The Haunted Hour eBook

This eBook from the Gutenberg Project consists of approximately 165 pages of information about The Haunted Hour.

The live man victorious
    Rode spurring from the fight;
In a glad voice and glorious
    He sang of his delight,
And dead men three, foot-loose and free,
    Came after in the night.


’Twas a fierce night when old Mawgan died: 
Men shuddered to hear the rolling tide: 
The wreckers fled fast from the awful shore,
They had heard strange voices amid the roar.

“Out with the boat there,” someone cried,—­
“Will he never come?  We shall lose the tide: 
His berth is trim and his cabin stored,
He’s a weary long time coming aboard.”

The old man struggled upon the bed: 
He knew the words that the voices said;
Wildly he shrieked as his eyes grew dim,
“He was dead!  He was dead when I buried him.”

Hark yet again to the devilish roar! 
“He was nimbler once with a ship on shore;
Come, come, old man, ’tis a vain delay,
We must make the offing by break of day.”

Hard was the struggle, but at the last
With a stormy pang old Mawgan passed,
And away, away, beneath their sight,
Gleamed the red sail at pitch of night.


Svend Dyring he rideth adown the glade;
        I myself was young.
There he has wooed him so winsome a maid;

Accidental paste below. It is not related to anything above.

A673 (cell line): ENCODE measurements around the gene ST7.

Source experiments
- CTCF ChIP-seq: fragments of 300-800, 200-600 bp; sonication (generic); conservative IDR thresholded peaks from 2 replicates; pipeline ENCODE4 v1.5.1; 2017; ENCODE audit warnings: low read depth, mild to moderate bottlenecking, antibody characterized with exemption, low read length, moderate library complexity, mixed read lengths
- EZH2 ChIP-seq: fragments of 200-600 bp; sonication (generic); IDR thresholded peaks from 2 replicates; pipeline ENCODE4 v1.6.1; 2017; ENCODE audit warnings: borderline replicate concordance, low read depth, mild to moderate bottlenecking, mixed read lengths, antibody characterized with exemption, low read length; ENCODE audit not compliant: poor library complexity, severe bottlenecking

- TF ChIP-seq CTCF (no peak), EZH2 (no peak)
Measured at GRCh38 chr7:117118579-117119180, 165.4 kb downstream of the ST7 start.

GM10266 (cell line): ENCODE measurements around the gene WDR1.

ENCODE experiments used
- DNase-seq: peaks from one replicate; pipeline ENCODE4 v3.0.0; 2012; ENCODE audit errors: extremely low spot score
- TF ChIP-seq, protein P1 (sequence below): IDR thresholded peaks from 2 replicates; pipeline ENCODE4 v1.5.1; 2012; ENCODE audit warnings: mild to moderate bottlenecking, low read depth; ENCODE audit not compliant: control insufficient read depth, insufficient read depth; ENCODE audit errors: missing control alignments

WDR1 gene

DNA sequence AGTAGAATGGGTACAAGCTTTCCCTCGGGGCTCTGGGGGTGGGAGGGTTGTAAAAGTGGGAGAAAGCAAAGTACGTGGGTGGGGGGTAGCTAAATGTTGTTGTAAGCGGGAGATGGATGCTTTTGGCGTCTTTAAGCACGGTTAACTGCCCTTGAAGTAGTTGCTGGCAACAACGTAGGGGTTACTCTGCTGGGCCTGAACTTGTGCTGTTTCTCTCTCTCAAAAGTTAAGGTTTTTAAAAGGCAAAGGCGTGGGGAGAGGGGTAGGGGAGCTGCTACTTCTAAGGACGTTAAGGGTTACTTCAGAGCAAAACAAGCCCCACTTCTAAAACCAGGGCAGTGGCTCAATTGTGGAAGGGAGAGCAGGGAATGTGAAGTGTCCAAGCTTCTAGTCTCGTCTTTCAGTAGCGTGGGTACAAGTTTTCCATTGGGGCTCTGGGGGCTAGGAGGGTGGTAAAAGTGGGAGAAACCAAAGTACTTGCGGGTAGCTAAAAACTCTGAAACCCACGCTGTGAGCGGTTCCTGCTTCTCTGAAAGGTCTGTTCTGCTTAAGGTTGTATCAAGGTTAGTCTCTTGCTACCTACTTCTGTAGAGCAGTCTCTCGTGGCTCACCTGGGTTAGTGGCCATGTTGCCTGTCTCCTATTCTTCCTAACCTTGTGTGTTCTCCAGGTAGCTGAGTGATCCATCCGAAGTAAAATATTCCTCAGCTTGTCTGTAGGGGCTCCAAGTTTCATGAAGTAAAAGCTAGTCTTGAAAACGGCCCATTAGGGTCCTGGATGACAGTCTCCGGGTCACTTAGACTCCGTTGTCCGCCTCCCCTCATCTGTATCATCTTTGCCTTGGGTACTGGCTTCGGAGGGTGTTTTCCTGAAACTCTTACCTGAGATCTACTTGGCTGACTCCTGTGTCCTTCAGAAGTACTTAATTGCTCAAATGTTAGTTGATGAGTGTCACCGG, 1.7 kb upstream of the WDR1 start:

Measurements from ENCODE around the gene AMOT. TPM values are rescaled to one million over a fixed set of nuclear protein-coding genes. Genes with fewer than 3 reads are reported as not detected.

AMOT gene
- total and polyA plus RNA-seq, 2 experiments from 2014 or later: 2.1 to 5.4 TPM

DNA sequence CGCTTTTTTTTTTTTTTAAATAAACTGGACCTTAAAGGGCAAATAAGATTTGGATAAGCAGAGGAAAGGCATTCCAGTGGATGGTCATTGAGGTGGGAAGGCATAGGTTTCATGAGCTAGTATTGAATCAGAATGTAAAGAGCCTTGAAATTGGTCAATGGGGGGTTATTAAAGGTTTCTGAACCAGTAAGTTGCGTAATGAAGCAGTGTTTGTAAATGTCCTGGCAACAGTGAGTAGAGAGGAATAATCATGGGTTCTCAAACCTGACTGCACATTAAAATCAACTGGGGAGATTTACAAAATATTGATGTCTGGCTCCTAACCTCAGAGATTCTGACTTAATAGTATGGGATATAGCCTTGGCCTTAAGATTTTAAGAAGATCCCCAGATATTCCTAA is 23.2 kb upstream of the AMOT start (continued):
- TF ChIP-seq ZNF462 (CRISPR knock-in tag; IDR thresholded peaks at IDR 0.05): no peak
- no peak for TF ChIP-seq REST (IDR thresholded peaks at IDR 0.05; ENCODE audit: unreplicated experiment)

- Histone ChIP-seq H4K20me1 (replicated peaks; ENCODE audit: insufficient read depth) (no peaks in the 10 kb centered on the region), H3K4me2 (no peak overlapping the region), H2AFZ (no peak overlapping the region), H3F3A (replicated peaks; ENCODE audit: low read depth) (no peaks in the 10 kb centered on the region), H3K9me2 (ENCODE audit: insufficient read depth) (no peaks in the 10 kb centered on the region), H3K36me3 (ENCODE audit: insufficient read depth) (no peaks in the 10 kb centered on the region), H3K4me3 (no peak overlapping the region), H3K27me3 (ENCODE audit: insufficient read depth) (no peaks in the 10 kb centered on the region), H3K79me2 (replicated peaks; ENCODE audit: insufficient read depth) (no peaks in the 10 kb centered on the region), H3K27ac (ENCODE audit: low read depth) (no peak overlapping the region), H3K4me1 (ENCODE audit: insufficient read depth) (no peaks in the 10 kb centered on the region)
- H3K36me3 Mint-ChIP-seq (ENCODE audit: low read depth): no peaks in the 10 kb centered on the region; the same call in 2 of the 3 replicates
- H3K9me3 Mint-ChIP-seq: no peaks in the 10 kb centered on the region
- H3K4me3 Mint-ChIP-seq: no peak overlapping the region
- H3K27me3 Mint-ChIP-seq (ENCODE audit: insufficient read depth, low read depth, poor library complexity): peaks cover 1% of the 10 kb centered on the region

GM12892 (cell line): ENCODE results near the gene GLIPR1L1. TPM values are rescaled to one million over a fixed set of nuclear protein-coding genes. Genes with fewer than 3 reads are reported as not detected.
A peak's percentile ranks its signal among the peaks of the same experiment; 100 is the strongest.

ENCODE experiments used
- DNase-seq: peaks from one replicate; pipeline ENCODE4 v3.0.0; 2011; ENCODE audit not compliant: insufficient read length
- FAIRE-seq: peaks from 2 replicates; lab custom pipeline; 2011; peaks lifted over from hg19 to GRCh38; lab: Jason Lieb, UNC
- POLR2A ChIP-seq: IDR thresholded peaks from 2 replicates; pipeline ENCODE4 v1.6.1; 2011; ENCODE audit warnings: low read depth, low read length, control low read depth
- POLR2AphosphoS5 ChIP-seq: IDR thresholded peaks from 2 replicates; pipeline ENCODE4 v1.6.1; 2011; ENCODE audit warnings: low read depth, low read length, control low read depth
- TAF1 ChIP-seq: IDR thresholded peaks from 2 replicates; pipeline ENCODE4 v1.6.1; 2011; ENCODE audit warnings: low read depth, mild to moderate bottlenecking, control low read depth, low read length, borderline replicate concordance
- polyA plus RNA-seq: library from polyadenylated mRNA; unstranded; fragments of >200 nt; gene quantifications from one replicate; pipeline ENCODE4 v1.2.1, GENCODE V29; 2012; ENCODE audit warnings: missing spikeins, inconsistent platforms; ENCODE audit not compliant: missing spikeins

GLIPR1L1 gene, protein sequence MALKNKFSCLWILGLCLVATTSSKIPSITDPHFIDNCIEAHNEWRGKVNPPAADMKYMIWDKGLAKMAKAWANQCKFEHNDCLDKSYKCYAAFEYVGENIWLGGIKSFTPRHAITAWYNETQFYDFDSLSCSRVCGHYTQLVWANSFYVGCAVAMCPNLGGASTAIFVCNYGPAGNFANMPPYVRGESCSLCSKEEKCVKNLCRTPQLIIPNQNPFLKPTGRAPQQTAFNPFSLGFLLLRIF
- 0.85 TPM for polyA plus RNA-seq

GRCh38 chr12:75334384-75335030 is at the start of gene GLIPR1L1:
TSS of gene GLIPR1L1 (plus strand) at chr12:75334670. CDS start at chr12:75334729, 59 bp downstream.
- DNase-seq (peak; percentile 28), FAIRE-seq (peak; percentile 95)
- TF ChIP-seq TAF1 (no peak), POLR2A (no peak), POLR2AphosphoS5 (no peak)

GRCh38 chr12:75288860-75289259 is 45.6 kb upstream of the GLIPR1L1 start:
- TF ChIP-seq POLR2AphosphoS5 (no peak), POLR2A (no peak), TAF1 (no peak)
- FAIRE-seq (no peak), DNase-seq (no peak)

Fair words gladden so many a heart.

Together were they for seven years,
And together children six were theirs;

Then came Death abroad through the land,
And blighted the beautiful lily-wand.

Svend Dyring he rideth adown the glade,
And again hath he wooed him another maid.

He hath wooed him a maid and brought home a bride,
But she was bitter and full of pride.

When she came driving into the yard,
There stood the six children weeping so hard.

There stood the small children with sorrowful heart;
From before her feet she thrust them apart.

She gave to them neither ale nor bread;
“Ye shall suffer hunger and hate,” she said.

She took from them their quilts of blue,
And said, “Ye shall lie on the straw we strew.”

She took from them the great wax light,
“Now ye shall lie in the dark at night.”

In the evning late they cried with cold,
The mother heard it under the mould.

The woman heard it in the earth below: 
“To my little children I must go.”

She standeth before the Lord of all: 
“And may I go to my children small?”

She prayed Him so long and would not cease,
Until He bade her depart in peace.

“At cock-crow thou shalt return again;
Longer thou shalt not there remain!”

She girded up her sorrowful bones,
And rifted the walls and the marble stones.

Project Gutenberg
The Haunted Hour from Project Gutenberg. Public domain.
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